THERE is one plant in the world that can be said to never stop growing, and that is the Banyan (or Banian) tree. This tree grows in India. 

In the picture it appears somewhat as though its branches were propped up with poles. But by looking a little closer you will readily see how it grows. Every branch of the tree sends little shoots downward, which take root as soon as they touch the ground, and in their turn, send out other branches to root in the same way. One tree has been found to have as many as three hundred fifty stems of the size of our large oaks, and more than three thousand smaller ones. This tree covers so large a portion of ground that seven thousand men would be able to find shelter beneath its immense roof! The banyan tree is a specie of the fig-tree, the fruit being about the size of the cherry, and of a scarlet color. A certain writer in describing the wild monkeys of India, tells how well they like to live in the branches of the banyan. He says-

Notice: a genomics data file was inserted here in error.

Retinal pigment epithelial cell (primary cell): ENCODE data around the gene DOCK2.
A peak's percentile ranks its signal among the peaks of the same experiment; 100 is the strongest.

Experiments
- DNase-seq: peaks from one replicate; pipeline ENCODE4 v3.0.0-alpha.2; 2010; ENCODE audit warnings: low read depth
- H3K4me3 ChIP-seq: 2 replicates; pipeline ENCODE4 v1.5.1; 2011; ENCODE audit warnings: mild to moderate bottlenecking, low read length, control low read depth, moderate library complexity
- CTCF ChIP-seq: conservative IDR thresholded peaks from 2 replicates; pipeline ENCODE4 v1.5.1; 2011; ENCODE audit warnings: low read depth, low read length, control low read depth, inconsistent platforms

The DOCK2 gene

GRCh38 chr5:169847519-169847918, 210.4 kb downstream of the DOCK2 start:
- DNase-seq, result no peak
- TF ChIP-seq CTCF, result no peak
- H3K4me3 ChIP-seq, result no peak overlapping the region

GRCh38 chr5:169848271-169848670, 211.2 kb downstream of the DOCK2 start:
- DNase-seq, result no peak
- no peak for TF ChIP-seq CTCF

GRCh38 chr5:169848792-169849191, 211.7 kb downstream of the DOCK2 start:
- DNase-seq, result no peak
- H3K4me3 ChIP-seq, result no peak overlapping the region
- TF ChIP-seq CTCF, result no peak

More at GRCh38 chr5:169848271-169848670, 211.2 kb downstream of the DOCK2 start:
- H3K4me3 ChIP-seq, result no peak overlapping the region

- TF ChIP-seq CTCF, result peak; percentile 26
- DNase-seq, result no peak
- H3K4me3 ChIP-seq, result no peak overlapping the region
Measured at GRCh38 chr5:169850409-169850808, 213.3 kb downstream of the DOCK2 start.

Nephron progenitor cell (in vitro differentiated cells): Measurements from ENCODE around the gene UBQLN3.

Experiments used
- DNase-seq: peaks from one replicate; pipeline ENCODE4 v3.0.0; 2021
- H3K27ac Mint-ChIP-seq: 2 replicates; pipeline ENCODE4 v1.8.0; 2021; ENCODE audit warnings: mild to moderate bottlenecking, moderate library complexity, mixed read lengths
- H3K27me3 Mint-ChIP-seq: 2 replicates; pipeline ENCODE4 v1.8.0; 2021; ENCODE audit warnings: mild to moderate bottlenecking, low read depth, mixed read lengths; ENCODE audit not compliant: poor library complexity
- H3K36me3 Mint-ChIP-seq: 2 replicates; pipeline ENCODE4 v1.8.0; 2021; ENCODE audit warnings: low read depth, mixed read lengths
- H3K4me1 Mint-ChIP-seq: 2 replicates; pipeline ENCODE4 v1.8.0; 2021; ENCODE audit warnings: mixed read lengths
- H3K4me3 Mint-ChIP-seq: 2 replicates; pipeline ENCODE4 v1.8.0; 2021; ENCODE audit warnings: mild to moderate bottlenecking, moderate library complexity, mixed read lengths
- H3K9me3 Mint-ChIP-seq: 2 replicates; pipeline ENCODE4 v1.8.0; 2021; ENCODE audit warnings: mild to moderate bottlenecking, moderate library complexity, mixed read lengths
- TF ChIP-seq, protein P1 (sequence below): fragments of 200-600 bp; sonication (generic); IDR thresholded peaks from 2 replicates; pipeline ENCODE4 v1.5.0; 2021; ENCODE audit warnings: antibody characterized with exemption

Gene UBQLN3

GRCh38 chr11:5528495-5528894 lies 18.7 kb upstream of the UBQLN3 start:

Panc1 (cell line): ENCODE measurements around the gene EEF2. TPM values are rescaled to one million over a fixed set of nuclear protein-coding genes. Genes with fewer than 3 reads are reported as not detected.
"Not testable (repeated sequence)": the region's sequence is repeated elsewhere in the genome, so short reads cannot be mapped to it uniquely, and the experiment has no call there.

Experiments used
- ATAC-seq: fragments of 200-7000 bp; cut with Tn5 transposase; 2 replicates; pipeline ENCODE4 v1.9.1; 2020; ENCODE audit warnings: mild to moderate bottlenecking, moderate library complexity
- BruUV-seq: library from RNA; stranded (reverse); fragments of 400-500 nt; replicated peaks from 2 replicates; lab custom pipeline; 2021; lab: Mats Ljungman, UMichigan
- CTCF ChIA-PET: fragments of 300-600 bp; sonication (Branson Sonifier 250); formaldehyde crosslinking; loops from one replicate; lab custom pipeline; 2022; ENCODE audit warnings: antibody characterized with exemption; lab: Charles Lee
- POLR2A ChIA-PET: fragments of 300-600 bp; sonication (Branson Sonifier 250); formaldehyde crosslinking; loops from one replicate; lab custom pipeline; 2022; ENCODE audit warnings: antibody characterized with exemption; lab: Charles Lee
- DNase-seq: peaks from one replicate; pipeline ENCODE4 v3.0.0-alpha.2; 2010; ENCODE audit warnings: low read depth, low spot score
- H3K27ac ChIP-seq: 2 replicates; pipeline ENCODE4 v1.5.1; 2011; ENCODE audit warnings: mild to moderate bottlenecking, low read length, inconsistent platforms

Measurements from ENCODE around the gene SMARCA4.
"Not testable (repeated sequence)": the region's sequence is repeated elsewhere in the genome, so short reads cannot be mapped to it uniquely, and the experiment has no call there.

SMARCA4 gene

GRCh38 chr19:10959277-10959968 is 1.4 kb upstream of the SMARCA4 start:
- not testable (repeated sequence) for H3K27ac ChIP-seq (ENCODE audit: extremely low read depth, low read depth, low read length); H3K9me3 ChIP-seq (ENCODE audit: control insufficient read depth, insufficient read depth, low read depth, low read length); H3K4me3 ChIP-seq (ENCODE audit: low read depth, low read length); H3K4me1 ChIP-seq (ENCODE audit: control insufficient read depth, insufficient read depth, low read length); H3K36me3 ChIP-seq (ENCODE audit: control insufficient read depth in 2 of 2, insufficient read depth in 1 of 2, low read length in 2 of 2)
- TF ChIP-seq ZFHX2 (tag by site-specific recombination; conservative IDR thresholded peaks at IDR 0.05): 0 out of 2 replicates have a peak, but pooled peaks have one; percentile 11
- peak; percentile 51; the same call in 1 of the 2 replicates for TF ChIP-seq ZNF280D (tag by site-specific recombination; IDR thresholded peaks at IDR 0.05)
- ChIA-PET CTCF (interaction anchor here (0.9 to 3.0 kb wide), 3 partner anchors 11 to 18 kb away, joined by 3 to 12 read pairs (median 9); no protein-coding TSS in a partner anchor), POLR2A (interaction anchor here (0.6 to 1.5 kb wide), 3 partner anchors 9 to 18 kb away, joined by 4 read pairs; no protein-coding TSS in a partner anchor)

"There are a great many wild monkeys in India. In some parts of the country, they live among the mountains, in the ravines and gorges, and seem afraid of people; but, in other parts of the country, they seem quite tame, and live in the trees that grow along the sides of the roads. It is so in Southern India, where almost all the great roads of travel have splendid large banyan trees growing on either side of them, whose branches meet overhead, and form miles of archway most delightful to travel under in that hot country. These trees swarm with monkeys swinging on the branches, chattering, shrieking, and cutting up all conceivable antics. It is funny to watch the little young ones. They jump up on to their mother's back, and cling hold of her, while she leaps from bough to bough, or else they clasp hold of her waist underneath with their hands and feet, swinging them-selves as if in a hammock, utterly regardless of what their mother's movements may be; or some-times, when they see a tail swinging above them, the temptation is too great, and they catch hold of it, and swing. Baby monkeys seem really to be the jolliest creatures alive. Monkeys live mostly on fruit. These fine, large banyan trees bear little scarlet figs, which are not fit for man to eat, though during the awful famine of 1877 many a poor child was thankful enough to get them; but the monkeys think they are very nice."